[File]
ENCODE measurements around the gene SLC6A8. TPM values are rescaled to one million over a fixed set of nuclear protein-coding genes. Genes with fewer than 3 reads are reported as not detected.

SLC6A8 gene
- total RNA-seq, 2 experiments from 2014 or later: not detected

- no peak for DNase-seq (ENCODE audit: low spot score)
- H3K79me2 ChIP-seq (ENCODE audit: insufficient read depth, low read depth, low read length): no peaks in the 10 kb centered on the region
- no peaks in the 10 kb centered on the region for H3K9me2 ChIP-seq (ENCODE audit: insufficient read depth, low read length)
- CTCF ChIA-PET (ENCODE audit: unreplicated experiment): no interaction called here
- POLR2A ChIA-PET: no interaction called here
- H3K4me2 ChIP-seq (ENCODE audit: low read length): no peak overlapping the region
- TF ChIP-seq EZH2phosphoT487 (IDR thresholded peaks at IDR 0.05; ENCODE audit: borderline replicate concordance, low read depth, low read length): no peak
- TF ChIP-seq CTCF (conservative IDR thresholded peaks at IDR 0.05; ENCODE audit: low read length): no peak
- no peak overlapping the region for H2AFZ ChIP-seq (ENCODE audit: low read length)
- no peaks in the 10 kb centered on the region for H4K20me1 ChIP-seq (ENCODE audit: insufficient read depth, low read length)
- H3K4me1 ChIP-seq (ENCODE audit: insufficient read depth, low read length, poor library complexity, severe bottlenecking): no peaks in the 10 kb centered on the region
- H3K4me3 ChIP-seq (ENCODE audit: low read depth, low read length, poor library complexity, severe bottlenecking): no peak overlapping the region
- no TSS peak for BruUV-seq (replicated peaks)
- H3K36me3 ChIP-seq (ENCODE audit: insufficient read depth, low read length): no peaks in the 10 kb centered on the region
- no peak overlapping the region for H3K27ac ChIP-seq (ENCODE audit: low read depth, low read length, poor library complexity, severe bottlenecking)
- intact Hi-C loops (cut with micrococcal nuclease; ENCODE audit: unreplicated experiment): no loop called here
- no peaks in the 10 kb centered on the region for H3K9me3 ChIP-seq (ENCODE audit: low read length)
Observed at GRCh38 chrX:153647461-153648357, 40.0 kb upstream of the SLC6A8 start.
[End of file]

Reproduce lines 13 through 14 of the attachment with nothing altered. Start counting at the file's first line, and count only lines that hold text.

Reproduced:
- no peaks in the 10 kb centered on the region for H4K20me1 ChIP-seq (ENCODE audit: insufficient read depth, low read length)
- H3K4me1 ChIP-seq (ENCODE audit: insufficient read depth, low read length, poor library complexity, severe bottlenecking): no peaks in the 10 kb centered on the region